The Opening of The Trout-Lily Trail May 5th, 2018

© J.N. Urbanski

Immediately following our Wild Saturday presentation on May 5th at 1pm, the opening of the Trout-Lily trail will take place.

The Trout-Lily trail marks a significant development in the maintenance of Woodchuck Lodge, as this new trail is actually part of a partially restored footpath that was developed by Dr. John Lutz, great grand nephew of John Burroughs and founder of Woodchuck Lodge, Inc, winding up into the hill behind the woodshed. We cleared blow-down, brushed back the undergrowth, improved the footing and constructed an inviting stone staircase at the base that reflects the era of creativity, simplicity and permanence reminiscent of John Burroughs, the naturalist, returning the path to its glory days. Continue reading “The Opening of The Trout-Lily Trail May 5th, 2018”

Wild Saturdays Lecture Series Begins on May 5th at Woodchuck Lodge

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John Burroughs Woodchuck Lodge’s Wild Saturday Series begins on May 5th, 2018 at 1pm at Woodchuck Lodge, with “Alien Invaders in Burroughs Backyard”, a talk by John Thompson, Catskill Regional Invasive Species Partnership Coordinator.

John will update us on how Catskill forests have changed since John Burroughs tramped through these woods. Forests are now threatened by the introduction of species that would be unfamiliar to Burroughs. There will be discussion of invasive species and what we can do to help protect the Catskill Mountains for the future. This is a chance for all to learn how to identify the top pests that are killing our trees. It’s estimated that the Emerald Ash Borer will have destroyed all the ash trees in the Catskills in a couple of years. Hemlock Wooly Adelgid is hard at work on our beloved hemlock.

This event takes place at Woodchuck Lodge, 1633 Burroughs Memorial Road, Roxbury, NY 12474 at 1pm on May 5th, 2018. All are welcome.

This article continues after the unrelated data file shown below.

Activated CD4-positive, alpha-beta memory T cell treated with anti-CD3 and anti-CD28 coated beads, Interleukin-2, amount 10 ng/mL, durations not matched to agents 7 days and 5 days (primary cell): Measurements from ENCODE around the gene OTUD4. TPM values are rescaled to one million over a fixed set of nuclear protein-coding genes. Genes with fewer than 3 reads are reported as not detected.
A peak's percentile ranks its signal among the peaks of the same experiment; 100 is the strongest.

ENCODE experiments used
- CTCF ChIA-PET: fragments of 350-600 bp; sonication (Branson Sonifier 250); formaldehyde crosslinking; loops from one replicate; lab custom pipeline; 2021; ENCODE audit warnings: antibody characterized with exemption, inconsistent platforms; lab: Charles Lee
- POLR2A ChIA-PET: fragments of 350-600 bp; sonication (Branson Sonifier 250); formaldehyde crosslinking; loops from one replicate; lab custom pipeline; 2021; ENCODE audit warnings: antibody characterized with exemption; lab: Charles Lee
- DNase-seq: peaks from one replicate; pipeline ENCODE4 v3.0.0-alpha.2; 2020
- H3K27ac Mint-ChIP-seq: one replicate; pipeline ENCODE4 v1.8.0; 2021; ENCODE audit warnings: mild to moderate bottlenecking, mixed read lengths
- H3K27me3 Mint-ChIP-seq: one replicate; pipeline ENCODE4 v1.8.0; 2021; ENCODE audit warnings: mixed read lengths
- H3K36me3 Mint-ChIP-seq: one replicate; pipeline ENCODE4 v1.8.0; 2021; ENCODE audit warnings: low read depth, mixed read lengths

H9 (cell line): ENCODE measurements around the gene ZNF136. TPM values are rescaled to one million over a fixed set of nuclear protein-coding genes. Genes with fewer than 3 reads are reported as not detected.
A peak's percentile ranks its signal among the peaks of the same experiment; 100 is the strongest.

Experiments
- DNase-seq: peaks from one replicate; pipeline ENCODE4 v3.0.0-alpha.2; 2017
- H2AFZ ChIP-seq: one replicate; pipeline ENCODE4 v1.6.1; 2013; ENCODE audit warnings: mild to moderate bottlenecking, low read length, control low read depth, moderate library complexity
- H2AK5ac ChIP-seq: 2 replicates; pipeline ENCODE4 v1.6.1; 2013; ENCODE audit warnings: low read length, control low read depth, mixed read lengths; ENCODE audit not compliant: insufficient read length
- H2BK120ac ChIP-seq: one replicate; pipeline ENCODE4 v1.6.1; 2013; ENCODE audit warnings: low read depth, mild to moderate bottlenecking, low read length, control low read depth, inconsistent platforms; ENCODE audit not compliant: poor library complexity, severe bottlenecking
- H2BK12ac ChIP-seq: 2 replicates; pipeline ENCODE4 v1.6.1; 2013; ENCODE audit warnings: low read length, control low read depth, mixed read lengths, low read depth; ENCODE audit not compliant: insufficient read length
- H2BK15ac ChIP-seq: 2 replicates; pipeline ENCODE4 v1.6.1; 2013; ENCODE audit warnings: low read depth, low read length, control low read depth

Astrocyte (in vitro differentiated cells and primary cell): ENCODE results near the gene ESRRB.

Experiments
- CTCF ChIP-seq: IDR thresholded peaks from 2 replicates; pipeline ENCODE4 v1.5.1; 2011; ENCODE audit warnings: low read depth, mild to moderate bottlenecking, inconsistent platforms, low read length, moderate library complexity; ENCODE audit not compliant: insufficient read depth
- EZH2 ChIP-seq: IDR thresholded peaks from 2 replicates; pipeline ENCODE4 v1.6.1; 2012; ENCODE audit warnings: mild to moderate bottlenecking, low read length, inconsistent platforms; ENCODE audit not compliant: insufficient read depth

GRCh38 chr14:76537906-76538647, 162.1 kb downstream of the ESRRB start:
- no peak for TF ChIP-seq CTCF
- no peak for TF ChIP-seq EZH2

Free, guided tours of Woodchuck Lodge are offered the first weekend of the month, May to October, Saturday and Sunday, 11am to 3pm.

Immediately following John’s lecture, the opening of our new Trout-Lily trail will take place. The Trout-Lily trail is modest and gentle, suitable for young and old alike, running through a small forested area, into the meadow and opening up into spectacular views of Delaware County, the kind of views that Burroughs himself enjoyed one hundred years ago, when the area was rolling meadow and farmland.

© J.N. Urbanski

 

The Bluebird by John Burroughs

The Bluebird

A wistful note from out the sky,
“Pure, pure, pure,” in plaintive tone,
As if the wand’rer were alone,
And hardly knew to sing or cry.

But now a flash of eager wing,
Flitting, twinkling by the wall,
And pleading sweet and am’rous call,–
Ah, now I know his heart doth sing!

O bluebird, welcome back again,
Thy azure coat and ruddy vest
Are hues that April loveth best,–
Warm skies above the furrowed plain.

The farm boy hears thy tender voice,
And visions come of crystal days,
With sugar-camps in maple ways,
And scenes that make his heart rejoice.

The lucid smoke drifts on the breeze,
The steaming pans are mantling white,
And thy blue wing’s a joyous sight,
Among the brown and leafless trees.

Now loosened currents glance and run,
And buckets shine on sturdy boles,
The forest folk peep from their holes,
And work is play from sun to sun.

The Downy beats his sounding limb,
The nuthatch pipes his nasal call,
And robin perched on treetop tall
Heavenward lifts his evening hymn.

Now go and bring thy homesick bride,
Persuade her here is just the place
To build a home and found a race
In Downy’s cell, my lodge beside.

John Burroughs’ Apple Orchard Gets a Pruning

© J.N. Urbanski

March 27th was an auspicious day. Ryan Trapani of the Catskill Forest Association led a team who pruned the old apple trees in the orchard at Woodchuck Lodge. Overhead flew a buzzard with wings like long feathered fingers.

As far as we can gather, the trees have never been pruned, so Woodchuck Lodge will participate in the CFA’s tree pruning program that will take place annually over the course of the next three years at least. All the dead applewood was removed into a pile the size of a small truck. The one tree closest to the road, (pictured immediately below) was in the worst shape and less than half the boughs on its gnarly bark remain.

© J.N. Urbanski

The resultant pruned tree, looking rather like the house of a fairytale character or mythical creature, is one of our historical natural landmarks. When these trees were planted, there would have been no trees in the area and Burroughs would have enjoyed sweeping views of the Catskill Mountains in south, east and westerly directions. Some apple trees had to be felled because they were in too much of that shade.

Last year’s apples were abundant and board members picked them and used them in pies. In two years, we will consider grafting the trees to cultivate a new apple, but firstly the trees will given some time to stabilize. “Pruning is a shock,” says board member Patti Rudge.

Structural pruning of the trees will increase air circulation and sunlight through the tree, which reduces the chance of insects and diseases. The improved structure will enhance the tree’s ability to create fruit buds, withstand fruit load or wind load and the weight of bears.

© J.N. Urbanski
© J.N. Urbanski